Norway and Indonesia recently signed a letter of intent (LOI) worth $1 billion to reduce greenhouse gas emissions caused by loss of Indonesia ’s forests. Through the LOI, Indonesia has agreed to a two-year moratorium on the conversion of natural forests and peatlands to other uses, such as palm oil plantations. In addition, Indonesia has pledged to move agricultural development from forests to already degraded lands. Through this agreement, Indonesia has pledged to reduce total national emissions by 26% relative to business as usual levels by 2020. With assistance from international partners emission reductions could reach 41%.

Sample of Current and Planned Real Estate Projects in Southeast Asia Overlaid on Areas Exposed to Climate Hazards
Increased frequency of floods and storms from climate change can increase project delays, either through construction stoppage or late arrival of building materials due to transportation disruptions. Furthermore, the region’s building owners and developers should be prepared for stricter enforcement of permitting terms and tougher regulatory requirements relating to energy and water use. These factors contribute to higher material costs, so developers could face longer-term price increases for energy-intensive and imported materials.

Projected U.S. Emissions under Different Federal Regulatory Scenarios
This chart is based on WRI’s recent analysis of potential greenhouse gas emissions reductions under existing federal authorities and state actions through 2030.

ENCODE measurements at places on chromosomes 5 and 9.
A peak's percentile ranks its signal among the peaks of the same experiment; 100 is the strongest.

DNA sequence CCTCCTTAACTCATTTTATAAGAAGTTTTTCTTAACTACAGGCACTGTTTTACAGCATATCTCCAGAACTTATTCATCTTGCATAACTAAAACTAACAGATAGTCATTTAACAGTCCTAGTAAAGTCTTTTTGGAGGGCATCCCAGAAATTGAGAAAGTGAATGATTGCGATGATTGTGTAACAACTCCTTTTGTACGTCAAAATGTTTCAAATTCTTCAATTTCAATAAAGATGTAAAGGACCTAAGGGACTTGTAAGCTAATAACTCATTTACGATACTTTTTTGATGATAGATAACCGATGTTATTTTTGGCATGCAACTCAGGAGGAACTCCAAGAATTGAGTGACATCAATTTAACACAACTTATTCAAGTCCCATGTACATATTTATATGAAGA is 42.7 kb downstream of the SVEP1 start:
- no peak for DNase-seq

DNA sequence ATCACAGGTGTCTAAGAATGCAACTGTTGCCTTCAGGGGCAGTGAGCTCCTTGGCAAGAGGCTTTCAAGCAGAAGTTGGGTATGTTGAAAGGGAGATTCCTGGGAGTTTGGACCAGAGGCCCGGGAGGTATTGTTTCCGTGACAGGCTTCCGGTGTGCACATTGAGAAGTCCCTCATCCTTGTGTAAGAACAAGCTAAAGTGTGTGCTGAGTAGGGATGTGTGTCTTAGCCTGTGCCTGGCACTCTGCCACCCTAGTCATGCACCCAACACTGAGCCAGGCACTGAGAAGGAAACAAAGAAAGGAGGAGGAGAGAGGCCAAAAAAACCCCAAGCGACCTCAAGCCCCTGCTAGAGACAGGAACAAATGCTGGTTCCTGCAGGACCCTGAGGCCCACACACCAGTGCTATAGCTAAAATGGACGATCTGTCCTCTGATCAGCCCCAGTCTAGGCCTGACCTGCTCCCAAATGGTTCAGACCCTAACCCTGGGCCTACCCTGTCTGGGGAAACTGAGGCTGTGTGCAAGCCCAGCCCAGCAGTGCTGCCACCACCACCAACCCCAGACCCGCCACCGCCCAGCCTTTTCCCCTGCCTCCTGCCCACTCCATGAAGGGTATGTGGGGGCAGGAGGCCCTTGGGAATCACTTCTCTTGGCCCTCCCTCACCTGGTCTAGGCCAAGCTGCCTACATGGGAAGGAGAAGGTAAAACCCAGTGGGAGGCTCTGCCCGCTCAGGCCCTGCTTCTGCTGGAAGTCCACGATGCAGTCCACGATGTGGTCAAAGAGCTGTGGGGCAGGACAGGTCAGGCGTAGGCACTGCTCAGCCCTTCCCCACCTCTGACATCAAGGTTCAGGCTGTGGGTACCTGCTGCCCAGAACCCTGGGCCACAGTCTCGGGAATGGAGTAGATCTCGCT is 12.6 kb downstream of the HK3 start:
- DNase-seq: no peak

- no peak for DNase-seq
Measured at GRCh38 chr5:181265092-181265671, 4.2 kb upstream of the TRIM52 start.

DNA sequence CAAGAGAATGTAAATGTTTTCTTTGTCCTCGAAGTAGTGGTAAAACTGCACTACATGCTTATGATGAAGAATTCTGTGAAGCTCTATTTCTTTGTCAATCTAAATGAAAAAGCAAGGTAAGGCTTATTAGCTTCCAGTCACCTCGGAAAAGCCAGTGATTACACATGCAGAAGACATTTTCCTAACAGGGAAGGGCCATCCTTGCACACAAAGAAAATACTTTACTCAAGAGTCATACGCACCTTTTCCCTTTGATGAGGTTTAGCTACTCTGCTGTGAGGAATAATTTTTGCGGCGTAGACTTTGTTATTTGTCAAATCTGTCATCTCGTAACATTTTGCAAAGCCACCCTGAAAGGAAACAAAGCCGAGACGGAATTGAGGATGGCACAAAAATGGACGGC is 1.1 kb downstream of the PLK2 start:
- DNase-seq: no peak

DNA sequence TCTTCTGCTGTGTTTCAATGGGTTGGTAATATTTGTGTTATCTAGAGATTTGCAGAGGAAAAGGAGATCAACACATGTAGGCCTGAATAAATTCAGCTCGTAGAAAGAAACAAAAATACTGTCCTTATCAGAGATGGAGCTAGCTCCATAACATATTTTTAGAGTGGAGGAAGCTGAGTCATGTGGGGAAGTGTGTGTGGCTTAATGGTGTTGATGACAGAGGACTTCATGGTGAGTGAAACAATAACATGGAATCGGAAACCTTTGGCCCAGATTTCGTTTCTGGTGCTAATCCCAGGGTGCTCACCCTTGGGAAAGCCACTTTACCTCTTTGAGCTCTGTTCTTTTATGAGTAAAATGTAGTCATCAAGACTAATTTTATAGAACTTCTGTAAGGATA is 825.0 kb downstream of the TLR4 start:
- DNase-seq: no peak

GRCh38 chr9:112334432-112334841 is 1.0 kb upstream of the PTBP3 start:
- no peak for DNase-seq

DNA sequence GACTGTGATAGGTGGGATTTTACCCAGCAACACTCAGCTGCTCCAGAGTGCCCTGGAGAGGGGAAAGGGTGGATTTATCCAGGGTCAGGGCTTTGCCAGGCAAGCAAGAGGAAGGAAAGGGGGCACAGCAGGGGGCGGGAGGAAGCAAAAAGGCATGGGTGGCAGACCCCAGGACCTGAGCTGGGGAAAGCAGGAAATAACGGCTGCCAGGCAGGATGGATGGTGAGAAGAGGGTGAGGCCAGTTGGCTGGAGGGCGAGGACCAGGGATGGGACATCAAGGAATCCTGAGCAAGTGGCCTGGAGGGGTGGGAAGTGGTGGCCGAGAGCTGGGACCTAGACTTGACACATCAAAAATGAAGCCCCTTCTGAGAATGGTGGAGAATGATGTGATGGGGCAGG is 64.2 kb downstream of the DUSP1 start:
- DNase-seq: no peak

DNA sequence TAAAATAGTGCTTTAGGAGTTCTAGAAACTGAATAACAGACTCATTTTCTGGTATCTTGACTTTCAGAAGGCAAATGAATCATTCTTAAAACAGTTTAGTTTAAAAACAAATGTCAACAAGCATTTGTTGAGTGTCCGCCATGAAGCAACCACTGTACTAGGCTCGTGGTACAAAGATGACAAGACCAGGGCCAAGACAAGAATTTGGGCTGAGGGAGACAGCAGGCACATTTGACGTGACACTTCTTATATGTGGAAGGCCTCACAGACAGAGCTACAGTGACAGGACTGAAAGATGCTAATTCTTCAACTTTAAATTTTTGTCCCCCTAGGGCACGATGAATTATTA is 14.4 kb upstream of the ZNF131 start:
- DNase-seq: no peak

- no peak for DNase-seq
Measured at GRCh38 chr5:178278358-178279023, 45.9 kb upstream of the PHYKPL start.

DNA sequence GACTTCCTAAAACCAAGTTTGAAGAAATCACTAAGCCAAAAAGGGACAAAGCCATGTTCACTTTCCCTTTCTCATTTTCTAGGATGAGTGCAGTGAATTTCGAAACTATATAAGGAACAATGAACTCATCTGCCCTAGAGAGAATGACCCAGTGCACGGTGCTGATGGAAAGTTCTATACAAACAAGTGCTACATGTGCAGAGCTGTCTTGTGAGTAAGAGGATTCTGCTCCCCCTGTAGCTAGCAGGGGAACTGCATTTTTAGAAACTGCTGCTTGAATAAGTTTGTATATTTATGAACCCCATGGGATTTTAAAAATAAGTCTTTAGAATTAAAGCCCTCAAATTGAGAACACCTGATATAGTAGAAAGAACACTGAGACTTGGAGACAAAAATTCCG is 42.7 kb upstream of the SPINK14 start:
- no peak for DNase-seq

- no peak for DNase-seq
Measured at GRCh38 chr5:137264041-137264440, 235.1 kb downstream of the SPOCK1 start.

The three potential reduction scenarios analyzed include a “Lackluster” scenario that aggregates reductions at the lower end of what is technically feasible and therefore represents low regulatory ambition; a “Middle-of-the-Road” scenario that combines reductions generally in the middle of the range considered technically feasible and corresponding to moderate regulatory ambition; and a ” G o- G etter” scenario that adds up reductions that may be considered toward the higher end of what is technically feasible and corresponds to higher regulatory ambition.

On the federal level, whether reductions are achieved at the lower end or upper end of the range shown in the figure depends on the extent to which the Obama Administration and subsequent administrations use existing regulatory authority to go after reductions shown to be technically possible in the literature.

Projected Power Mix in 2013 in India , Malaysia , Philippines , Thailand , and Vietnam
While many of the governments have goals to increase the development of renewable sources of energy; coal, natural gas, and hydroelectric plants are expected to provide the majority of electricity supply in 2013.

The dependency of thermal and hydroelectric power plants on water for cooling and generation creates water-related risks for the sector.

Hydroelectric plants are dependent on water for generation as maintenance of water reservoir or river levels is necessary for full capacity generation. Thermoelectric plants, including coal, natural gas, biomass, and nuclear, require varying amounts of water for steam, cooling, and other process uses. Fuel type, cooling system technology, and capacity are the greatest determinants of water use. Wind and solar photovoltaic power require very little water.